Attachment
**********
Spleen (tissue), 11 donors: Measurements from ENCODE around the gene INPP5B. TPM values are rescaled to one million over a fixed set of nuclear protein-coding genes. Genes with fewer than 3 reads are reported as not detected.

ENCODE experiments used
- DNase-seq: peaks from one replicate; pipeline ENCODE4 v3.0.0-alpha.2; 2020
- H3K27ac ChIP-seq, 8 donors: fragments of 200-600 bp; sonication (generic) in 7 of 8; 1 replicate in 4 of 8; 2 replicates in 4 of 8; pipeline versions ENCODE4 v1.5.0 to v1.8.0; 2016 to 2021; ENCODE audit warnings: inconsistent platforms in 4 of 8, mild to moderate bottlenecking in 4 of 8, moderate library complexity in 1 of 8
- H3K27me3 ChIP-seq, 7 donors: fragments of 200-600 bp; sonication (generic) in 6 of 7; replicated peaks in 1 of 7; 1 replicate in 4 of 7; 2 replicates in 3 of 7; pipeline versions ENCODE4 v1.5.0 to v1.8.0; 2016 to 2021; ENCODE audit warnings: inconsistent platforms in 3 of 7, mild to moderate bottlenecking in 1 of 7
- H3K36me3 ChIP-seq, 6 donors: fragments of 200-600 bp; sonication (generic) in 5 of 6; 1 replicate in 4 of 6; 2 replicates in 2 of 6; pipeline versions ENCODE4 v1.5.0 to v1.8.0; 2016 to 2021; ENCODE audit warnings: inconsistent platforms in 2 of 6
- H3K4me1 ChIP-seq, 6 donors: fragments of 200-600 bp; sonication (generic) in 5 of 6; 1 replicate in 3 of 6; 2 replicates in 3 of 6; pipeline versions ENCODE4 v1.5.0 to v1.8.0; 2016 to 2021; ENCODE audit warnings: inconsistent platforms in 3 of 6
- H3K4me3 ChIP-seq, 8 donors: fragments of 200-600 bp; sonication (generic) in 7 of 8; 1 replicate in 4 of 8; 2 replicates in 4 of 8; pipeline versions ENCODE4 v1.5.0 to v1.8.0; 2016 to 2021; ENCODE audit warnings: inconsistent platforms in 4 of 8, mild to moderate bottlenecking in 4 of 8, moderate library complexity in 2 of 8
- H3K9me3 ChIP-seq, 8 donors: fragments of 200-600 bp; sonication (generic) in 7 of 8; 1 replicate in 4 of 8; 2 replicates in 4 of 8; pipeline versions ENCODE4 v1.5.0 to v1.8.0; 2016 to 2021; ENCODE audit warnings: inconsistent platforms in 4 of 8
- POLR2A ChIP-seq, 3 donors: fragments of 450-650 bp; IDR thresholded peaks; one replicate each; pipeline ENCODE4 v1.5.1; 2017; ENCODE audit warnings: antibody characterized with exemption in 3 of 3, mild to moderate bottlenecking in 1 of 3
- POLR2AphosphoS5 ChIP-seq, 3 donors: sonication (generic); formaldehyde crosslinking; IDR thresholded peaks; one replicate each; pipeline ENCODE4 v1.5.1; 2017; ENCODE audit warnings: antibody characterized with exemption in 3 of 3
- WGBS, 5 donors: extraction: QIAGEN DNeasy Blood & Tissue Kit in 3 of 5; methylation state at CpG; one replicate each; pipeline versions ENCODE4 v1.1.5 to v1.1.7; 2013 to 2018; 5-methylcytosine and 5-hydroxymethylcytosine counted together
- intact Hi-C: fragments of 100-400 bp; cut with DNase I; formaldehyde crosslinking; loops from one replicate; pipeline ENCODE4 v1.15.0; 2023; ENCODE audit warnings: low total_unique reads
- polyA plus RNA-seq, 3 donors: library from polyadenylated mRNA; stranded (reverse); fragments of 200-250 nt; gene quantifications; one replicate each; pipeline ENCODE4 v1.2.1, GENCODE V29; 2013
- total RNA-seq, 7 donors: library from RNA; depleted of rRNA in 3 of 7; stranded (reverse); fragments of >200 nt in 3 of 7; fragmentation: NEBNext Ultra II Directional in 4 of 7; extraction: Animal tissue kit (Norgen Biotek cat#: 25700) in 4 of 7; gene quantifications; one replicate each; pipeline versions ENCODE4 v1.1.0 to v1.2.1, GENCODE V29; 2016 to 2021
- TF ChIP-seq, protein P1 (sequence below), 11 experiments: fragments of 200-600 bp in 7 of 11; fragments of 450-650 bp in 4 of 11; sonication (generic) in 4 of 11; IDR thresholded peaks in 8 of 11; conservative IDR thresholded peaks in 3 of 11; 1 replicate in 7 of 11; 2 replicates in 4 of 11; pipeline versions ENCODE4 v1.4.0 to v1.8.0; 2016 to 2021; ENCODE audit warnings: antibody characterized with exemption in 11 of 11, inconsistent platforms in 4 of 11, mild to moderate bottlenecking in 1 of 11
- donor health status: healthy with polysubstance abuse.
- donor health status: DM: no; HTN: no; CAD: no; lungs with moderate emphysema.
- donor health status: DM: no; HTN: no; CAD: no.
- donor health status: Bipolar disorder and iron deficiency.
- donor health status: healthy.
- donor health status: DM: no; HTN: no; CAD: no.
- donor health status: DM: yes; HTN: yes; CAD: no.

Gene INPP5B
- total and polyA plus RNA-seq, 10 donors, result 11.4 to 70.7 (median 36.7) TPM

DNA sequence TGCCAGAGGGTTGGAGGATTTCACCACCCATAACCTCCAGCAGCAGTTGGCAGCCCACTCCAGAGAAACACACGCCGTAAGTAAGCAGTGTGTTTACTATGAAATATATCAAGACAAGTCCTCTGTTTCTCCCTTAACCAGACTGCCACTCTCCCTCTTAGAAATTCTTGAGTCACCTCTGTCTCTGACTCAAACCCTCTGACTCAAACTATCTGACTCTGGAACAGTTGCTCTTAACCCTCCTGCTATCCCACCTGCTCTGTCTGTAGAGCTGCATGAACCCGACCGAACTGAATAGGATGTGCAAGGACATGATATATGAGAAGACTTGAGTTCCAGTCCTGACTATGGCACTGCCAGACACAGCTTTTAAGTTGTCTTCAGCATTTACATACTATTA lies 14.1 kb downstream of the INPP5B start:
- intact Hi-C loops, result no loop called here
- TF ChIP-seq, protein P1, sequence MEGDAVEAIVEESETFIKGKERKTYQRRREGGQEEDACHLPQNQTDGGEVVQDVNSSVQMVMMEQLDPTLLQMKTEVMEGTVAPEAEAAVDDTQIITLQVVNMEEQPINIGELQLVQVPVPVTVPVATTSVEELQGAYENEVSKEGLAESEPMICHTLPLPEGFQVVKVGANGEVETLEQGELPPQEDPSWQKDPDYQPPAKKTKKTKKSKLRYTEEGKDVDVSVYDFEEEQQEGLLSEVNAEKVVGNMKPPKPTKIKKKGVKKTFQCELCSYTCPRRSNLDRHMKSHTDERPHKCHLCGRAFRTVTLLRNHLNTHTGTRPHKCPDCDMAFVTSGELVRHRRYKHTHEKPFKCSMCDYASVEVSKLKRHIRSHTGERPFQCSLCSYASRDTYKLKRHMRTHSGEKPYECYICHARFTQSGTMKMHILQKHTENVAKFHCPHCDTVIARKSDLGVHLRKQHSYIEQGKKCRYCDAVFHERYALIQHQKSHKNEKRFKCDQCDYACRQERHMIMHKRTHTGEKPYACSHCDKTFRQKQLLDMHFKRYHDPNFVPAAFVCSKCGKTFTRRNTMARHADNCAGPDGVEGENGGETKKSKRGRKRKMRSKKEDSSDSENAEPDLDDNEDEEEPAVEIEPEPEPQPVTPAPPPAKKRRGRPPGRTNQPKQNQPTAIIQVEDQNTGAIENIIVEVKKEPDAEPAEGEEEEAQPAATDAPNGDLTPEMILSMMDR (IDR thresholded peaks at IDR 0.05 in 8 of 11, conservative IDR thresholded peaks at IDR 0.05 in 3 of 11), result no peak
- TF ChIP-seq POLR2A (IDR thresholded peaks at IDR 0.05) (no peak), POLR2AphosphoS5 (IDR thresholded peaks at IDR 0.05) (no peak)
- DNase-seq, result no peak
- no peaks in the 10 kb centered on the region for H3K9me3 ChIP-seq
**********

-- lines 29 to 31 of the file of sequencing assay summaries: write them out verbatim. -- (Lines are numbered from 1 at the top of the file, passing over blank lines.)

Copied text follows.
- TF ChIP-seq POLR2A (IDR thresholded peaks at IDR 0.05) (no peak), POLR2AphosphoS5 (IDR thresholded peaks at IDR 0.05) (no peak)
- DNase-seq, result no peak
- no peaks in the 10 kb centered on the region for H3K9me3 ChIP-seq